SRTs: Grand Cherokee SRT8

Historic

SUVs/Trucks: CJ Series · CJ-2A · CJ-3A · CJ-3B · CJ-7/8 · Wrangler YJ · Wrangler TJ · CJ-10 · VJ · C101 · C104 · Wagoneer XJ · Wagoneer SJ · Grand Wagoneer · Gladiator · J-Series · Comanche · Forward Control · Cherokee SJ-XJ · Commander · DJ · DJ Postal · Jeepster Commando · FJ · Willys Jeep Truck · Willys Jeep Wagon · Rural (Brazil) · Honcho

Military

J8 · Kaiser M-715 · Willys MB · Willys MA · M-38 · M-38A1 · M-170 · M676 · M677 · M678 · M679 · M606 · M-38A1C · M38A1D · M151 MUTT · Jeep trailer

One-off

C101 Commando Hurst Edition

Prototype

Bantam Pilot · Bantam BRC-60 · Willys Quad · Ford Pygmy · Budd Ford · Ford GPA · Willys MLW-1 · Willys MLW-2 · X-98 · BC Bobcat · CJ-V35 · CJ-4M · CJ-4MA

Concept

Gladiator · Hurricane · JT · Rescue · Trailhawk · Wrangler Ultimate · Renegade Hybrid Concept · Z5 Concept · Patriot Back Country Concept · EV Prototype · Wrangler Lower Forty Concept · Wrangler Overland Concept · Wrangler J7 Concept · Patriot Extreme Concept · Wrangler Trail Boss Concept · NuKizer 715 Concept · The General Concept · Mopar ImMortal Concept · Mopar XJ Stroker Concept · XJ001 Concept · DJ-3A Pickup · XJ001 · XJ002 · Cowboy · Jeep II · Cherokee Targa · Comanche Thunderchief · Rubicon Wrangler · JJ · Freedom · Wagoneer 2000 · Concept 1 · Ecco · Cherokee Casablanca · Wrangler Ultimate Rescue · Fender Jeep Wrangler · Dakar · Icon · Journey · Jeepster Concept · Cherokee Total Exposure · Varsity · Commander Concept · Jeep Willys · Jeep Willys 2 · Wrangler Tabasco · Wrangler Patriot · Wrangler Mountain Biker · Grand Cherokee Concierge · Treo · Liberator CRD · Aggressor · Renegade · Grand Cherokee Kirkwood Edition · Compass Concept · Grand Cherokee Bluetec · Sportif · Harlequin · Station Wagon Concept · FC Concept · Wrangler Scrambler · Unlimited Rubicon CRD · Rubicon King · SoBe Jeep Wrangler · Wrangler Gamer · Wrangler Commando · Burton Snowboards Wrangler · American Racing Jeep Wrangler · Jeepster 2 · DJ-3B · Grand Cherokee Colorado


SRT · Mopar · HEMI · Jeep four wheel drive systems · List of Jeep axles · List of Jeep transfer cases · Jeep Transmisson Info · List of Jeep engines · AMC and Jeep transmissions · Toldeo Complex · Belvidere Assembly Plant · Jeep portal


name of founder/s Corporate website A division of Fiat S.p.A

References

  1. "Wordorigins.org". Wordorigins.org. http://www.wordorigins.org/index.php/more/372/. Retrieved 2010-07-04. 
  2. 2.0 2.1 Statham, Steve (2002). Jeep Color History. MBI Publishing. pp. 26–27. Template:Citation/identifier. http://books.google.com/books?id=dR3wmKlfnrMC&pg=PA26&dq=Jeep+Generic+trademark&hl=en. Retrieved 28 October 2010.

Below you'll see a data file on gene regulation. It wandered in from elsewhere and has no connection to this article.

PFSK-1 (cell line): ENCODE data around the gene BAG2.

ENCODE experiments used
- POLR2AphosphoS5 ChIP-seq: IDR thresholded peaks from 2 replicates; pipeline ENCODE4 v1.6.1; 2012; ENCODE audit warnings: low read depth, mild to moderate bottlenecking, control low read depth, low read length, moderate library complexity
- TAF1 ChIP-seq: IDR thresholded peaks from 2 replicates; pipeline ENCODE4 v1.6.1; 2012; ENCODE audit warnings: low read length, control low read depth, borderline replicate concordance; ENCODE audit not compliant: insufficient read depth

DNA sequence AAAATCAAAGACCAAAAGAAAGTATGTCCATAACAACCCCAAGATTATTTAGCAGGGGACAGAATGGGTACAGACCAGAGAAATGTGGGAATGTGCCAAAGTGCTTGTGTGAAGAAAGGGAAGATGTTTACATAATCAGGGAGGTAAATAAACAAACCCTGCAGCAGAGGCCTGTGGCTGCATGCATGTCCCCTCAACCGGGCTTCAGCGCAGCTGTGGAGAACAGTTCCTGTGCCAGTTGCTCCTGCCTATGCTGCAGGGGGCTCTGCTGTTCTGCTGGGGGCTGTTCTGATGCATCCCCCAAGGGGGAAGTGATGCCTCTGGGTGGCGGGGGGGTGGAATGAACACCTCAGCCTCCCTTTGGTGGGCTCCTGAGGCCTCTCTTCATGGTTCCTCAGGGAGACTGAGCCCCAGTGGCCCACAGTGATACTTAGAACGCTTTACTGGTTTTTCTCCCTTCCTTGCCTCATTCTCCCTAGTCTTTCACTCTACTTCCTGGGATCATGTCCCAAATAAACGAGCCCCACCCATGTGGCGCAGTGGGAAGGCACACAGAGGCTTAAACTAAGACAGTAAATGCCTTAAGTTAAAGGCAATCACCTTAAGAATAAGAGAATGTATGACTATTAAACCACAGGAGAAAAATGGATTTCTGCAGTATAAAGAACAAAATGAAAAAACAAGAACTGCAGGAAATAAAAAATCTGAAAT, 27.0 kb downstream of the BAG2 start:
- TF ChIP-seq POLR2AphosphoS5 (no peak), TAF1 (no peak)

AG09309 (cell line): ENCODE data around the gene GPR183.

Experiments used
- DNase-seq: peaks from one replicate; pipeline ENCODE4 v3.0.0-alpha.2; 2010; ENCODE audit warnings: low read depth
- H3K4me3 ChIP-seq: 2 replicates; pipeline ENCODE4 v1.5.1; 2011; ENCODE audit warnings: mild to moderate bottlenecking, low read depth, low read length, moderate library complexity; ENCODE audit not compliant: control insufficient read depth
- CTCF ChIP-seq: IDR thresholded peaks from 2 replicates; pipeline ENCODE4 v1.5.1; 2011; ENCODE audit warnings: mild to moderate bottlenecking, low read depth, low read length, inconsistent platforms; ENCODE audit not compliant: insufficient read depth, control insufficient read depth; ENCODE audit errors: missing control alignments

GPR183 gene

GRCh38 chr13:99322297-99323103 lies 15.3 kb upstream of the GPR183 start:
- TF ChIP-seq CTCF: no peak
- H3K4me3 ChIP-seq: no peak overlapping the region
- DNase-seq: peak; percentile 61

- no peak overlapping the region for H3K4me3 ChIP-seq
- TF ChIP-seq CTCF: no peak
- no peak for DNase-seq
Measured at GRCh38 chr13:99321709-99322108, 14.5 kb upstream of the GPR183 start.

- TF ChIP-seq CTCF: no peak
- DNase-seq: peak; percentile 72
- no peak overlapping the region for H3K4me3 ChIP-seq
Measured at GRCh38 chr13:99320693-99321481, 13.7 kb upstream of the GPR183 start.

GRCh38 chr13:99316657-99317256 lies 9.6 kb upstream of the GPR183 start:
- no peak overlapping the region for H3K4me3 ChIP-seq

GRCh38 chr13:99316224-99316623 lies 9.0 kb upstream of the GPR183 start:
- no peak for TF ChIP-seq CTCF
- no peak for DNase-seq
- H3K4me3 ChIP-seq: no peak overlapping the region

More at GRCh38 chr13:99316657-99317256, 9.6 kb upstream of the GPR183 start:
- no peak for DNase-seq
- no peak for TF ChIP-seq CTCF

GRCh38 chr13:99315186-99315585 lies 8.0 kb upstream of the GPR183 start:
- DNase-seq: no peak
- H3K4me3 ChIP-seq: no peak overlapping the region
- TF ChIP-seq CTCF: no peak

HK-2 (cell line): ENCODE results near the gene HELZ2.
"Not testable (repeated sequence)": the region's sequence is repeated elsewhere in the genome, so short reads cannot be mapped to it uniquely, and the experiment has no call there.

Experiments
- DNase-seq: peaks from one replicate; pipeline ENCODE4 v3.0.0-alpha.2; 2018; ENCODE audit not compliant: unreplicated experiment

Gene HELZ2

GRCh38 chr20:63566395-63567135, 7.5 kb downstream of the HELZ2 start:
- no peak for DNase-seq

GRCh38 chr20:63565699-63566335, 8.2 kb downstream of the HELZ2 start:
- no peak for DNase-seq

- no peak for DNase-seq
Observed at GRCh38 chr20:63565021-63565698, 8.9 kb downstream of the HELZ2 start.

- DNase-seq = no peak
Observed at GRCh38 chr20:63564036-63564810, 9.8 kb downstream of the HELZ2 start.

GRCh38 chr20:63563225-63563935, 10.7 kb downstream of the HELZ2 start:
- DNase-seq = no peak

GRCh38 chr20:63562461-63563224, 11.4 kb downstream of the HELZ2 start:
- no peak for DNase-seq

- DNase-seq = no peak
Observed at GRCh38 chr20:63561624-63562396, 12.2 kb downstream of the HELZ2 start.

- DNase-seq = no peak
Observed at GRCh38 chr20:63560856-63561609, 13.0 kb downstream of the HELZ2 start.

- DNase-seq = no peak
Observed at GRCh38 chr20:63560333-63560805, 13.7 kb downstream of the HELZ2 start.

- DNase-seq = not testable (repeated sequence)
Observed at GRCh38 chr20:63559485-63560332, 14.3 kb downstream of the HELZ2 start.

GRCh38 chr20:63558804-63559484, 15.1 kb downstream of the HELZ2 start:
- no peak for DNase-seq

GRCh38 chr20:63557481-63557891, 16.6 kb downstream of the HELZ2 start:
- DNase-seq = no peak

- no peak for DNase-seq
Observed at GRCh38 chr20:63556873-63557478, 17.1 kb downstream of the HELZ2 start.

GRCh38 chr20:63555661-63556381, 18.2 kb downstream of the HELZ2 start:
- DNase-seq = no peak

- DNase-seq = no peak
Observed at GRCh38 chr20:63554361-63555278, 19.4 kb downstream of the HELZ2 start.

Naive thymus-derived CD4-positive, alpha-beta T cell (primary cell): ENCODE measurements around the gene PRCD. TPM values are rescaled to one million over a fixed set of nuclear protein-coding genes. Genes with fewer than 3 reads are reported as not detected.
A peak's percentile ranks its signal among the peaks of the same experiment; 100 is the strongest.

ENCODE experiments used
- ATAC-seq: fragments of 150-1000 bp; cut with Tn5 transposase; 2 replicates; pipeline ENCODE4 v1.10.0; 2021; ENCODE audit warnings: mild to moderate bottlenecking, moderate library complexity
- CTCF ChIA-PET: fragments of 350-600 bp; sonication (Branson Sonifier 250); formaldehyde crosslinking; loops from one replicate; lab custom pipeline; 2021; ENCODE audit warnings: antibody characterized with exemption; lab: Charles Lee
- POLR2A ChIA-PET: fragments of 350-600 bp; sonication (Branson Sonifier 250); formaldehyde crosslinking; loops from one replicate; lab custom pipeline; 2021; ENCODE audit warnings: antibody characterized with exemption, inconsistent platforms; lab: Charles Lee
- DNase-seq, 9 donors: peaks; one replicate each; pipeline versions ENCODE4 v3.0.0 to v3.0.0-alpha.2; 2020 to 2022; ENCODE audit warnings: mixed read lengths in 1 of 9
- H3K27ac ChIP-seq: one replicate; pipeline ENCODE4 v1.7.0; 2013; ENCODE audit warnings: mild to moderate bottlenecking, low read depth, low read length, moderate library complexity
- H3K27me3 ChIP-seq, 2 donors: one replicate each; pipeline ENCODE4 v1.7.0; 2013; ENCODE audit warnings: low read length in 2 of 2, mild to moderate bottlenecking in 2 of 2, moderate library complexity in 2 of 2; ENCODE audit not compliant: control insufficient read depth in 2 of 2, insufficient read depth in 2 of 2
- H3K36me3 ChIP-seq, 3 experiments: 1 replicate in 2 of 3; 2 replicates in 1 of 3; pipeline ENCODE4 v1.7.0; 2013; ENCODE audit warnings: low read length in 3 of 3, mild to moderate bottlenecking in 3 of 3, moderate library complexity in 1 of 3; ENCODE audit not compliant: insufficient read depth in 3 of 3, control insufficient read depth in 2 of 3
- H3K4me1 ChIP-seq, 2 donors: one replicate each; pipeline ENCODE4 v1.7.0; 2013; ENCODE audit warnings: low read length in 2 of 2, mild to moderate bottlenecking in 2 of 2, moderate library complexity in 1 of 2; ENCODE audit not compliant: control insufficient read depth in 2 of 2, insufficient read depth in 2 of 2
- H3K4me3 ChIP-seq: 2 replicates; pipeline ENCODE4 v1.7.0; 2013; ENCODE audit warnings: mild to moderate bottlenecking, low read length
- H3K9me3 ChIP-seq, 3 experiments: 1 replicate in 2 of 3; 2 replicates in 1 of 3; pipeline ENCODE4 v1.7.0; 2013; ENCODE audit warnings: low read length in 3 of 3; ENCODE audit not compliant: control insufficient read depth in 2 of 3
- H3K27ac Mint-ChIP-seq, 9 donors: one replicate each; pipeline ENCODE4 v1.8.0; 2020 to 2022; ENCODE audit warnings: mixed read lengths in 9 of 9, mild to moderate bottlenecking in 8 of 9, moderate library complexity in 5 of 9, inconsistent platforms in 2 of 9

3. Morr, Tom; Brubaker, Ken (2007). The Joy of Jeep. MBI Publishing. p. 50. Template:Citation/identifier. http://books.google.com/books?id=YXow9otLiI8C&pg=PA50&dq=Jeep+Generic+trademark&hl=en. Retrieved 28 October 2010. 
  4. "The Military Jeep". Cossor.com.au. http://www.cossor.com.au/jeep_1.html. Retrieved 2010-03-12. 
  5. ""Invention of the Jeep" Waymark". Waymarking.com. 2006-03-09. http://www.waymarking.com/waymarks/WM8NM. Retrieved 2010-08-27. 
  6. Notman, Robert (2006). Bantam, Ford and Willys-1/4-Ton Reconnaissance Cars. Lulu.com. p. 68. Template:Citation/identifier. http://books.google.com/books?id=Akl0LXTXeT8C&pg=PA68&dq=weight+requirement+Jeep&hl=en. Retrieved 2010-11-30. 
  7. Allen, Jim (2003). Jeep: Collector's Library. MBI Publishing. pp. 36–39. Template:Citation/identifier. 
  8. Scott, Graham (1996). Essential Military Jeep: Willys, Ford & Bantam models 1941–45. MBI Publishing Company. p. 25. Template:Citation/identifier. 
  9. Zaloga, Steven J. (2005). Jeeps 1941–45. Osprey Publishing. p. 10. Template:Citation/identifier. 
  10. Leigh Brown, Patricia, "Where Do You Hang The 747?", The New York Times, December 13, 1998
  11. "New Acquisitions—Smart Car, Volkswagen “Beetle,” and Willys-Overland Jeep—Join Three Other Automobiles in MoMA’s Collection". The Museum of Modern Art. June 2002. http://press.moma.org/images/press/PRESS_RELEASE_ARCHIVE/AUTO.pdf. Retrieved 2010-11-30. 
  12. R. Cole, "Chairman Offers to Buy Coleman", The New York Times, Page D1, Feb. 15, 1989.
  13. "Mitsubishi Jeep Photos on The CJ3B Page". Film.queensu.ca. 2002-08-29. http://www.film.queensu.ca/cj3B/World/JapanPhotos.html. Retrieved 2009-09-23. 
  14. Mann, Jim (1997). Beijing Jeep: A Case Study of Western Business in China. Perseus. Template:Citation/identifier. 
  15. Dunne, Timothy (2007-11-02). "Can Chrysler Rebound in China?". Business Week. http://www.businessweek.com/globalbiz/content/nov2007/gb2007112_737100.htm. Retrieved 2010-10-26. 
  16. "Toledo-built Jeeps' sales results abroad mirror those in North American market". News.top100.biz. 2007-11-13. http://news.top100.biz/shopping/Toledo-built-Jeeps-sales-results-abroad-mirror-those-in-North-American-market/. Retrieved 2010-07-04. 
  17. "Jeepster VJ - - Jeep at Off-Road.com". Jeep.off-road.com. http://jeep.off-road.com/jeep/article/articleDetail.jsp?id=261018. Retrieved 2009-09-23.  Template:Dead link